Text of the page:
Ineson defines his performance by slowly becoming more sympathetic by essentially bringing William down to earth as the family's situation worsens. Ineson loses that passion of the zealot and trades it for a sad desperation. Ineson so well internalizes William's realization that he has made a terrible mistake for his family, and reveals just the man underneath the zealot. Ineson ends up showing particularly honest frustrations in the man as he tries to make peace between the ever growing divide between his family. I love that Ineson actually does not really stylize these moments but rather brings some honest humanity in portraying such realistic frustrations in William as he attempts calm the intensity within his family. The intensity only grows though when Caleb also disappears into the woods when he meets a witch in the forest. The scene is potentially ridiculous but the combination of horror and fascination portrayed by Scrimshaw grounds it. Eventually Caleb is found though he appears to be in a catatonic state. He eventually comes to which is a phenomenal piece of acting by Scrimshaw. There feels no performance, which makes it absolutely terrifying, as he first convulses to release an apple from his throat, then breaks into a hysterical prayer. Scrimshaw is absolutely haunting in bringing such a horrifying combination of this terrible glee, and terror as Caleb seems to give his own last rites before his sudden death.

William continues on as he attempts to still to bring them together even as his children and wife are at each other throats by accusing each other of witchcraft. Ineson continues to be so strong in the way he actually just keeps bringing William further from that pedestal he had initially placed himself upon. That pride is completely gone, and even though he's still far from a perfect man Ineson does reveal a genuine concern for his family. Ineson is particularly moving in the scene where William reveals he took and stole his wife's father's silver cup. A point of division between her and Thomasin because she thought Thomasin had taken it. Ineson is great in the scene as he so meekly reveals the truth and he shows William finally looking upon his own sin. There is the unfortunate scene where William locks all his remaining children in with the goat that they all believe may be demonic. It makes no sense not only because why would he put them in there, but it also isn't quite fitting to where Ineson has brought William to at this point in his arc. Frankly Ineson presents just a more reasonable man at this point, again this a case of not fulfilling the plot point, but Ineson's approach feels like the far better approach for the character. One of the most powerful scenes in the film is when we see Willliam praying for his family, this is because Ineson's delivery so different from the first prayer we saw. This one is without that zealotry, rather just a man who is actually pleading to God for help. Both Ralph Ineson and Harvey Scrimshaw give very compelling performances by crafting remarkably honest depictions of these two people. They do not excuse their work by genre or by the supernatural element. They give real people going through unreal events.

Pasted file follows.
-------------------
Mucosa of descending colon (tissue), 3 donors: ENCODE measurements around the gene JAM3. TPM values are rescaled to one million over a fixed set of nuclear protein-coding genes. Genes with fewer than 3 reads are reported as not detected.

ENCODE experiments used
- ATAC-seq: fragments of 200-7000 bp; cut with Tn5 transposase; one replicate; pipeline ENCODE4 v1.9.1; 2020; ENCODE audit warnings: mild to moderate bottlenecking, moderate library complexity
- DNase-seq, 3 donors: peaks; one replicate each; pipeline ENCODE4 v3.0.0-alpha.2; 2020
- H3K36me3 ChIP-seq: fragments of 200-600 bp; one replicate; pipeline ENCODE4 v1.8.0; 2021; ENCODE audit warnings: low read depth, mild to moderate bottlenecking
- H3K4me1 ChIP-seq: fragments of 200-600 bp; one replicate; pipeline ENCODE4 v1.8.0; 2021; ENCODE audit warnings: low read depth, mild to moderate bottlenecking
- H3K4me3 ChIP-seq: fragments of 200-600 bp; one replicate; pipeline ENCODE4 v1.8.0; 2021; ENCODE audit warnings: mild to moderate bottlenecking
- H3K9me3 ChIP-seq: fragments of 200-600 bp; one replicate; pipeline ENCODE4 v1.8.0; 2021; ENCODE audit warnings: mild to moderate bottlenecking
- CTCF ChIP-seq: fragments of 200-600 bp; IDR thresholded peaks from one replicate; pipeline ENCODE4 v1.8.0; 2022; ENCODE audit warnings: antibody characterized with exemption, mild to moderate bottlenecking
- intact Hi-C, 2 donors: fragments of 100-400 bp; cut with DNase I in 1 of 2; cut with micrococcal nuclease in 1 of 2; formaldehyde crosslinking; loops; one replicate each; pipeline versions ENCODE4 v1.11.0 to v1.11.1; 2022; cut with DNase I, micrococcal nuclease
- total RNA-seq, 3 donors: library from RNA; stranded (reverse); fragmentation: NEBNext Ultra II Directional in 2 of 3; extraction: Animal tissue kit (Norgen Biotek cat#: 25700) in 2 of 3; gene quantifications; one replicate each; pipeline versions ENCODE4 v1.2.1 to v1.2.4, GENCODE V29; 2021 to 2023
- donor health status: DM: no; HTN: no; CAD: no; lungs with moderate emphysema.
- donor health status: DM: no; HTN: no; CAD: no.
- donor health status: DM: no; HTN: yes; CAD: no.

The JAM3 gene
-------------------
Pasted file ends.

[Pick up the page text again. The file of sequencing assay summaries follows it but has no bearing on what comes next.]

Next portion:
64 comments:

Luke Higham said...

Thank you Louis. I knew you'd take to the film and the performances.

Your thoughts on the direction, cinematography, art direction and ratings and thoughts on the rest of the cast.

Charles Heiston said...

I was hoping for a 5 for Ineson. But nonetheless a well suited review.

Robert MacFarlane said...

After having the big twist spoiled for me via memes, I'm not sure this movie is for me.

Anonymous said...

Louis: Your top 5 Christopher Walken performances.

omar said...

Louis and everyone: What are your thoughts on the Song to Song trailer?

Luke Higham said...

Louis: Is Caleb's possession your favourite horror scene since 2000.

Luke Higham said...

Omar: I don't know, It has a terrific cast, but wasn't all that fussed on Malick's very recent work. I'll obviously watch it for Fassbender.

Luke Higham said...

These are probably 2 of the most gratifying requests I've made. I was very worried at one stage, when Louis saw Nocturnal Animals initially & feared my requests would push aside a possibly more deserving performance out of the running and Calvin's original opinion didn't help matters either.

Charles Heiston said...

Omar: It looks decent enough. Fassbender makes it a guarantee watch.

Alex Marqués said...

Luke: You did well requesting them, in part because I don't think the performances in this film usually get the praise they deserve along with the rest of elements in the film.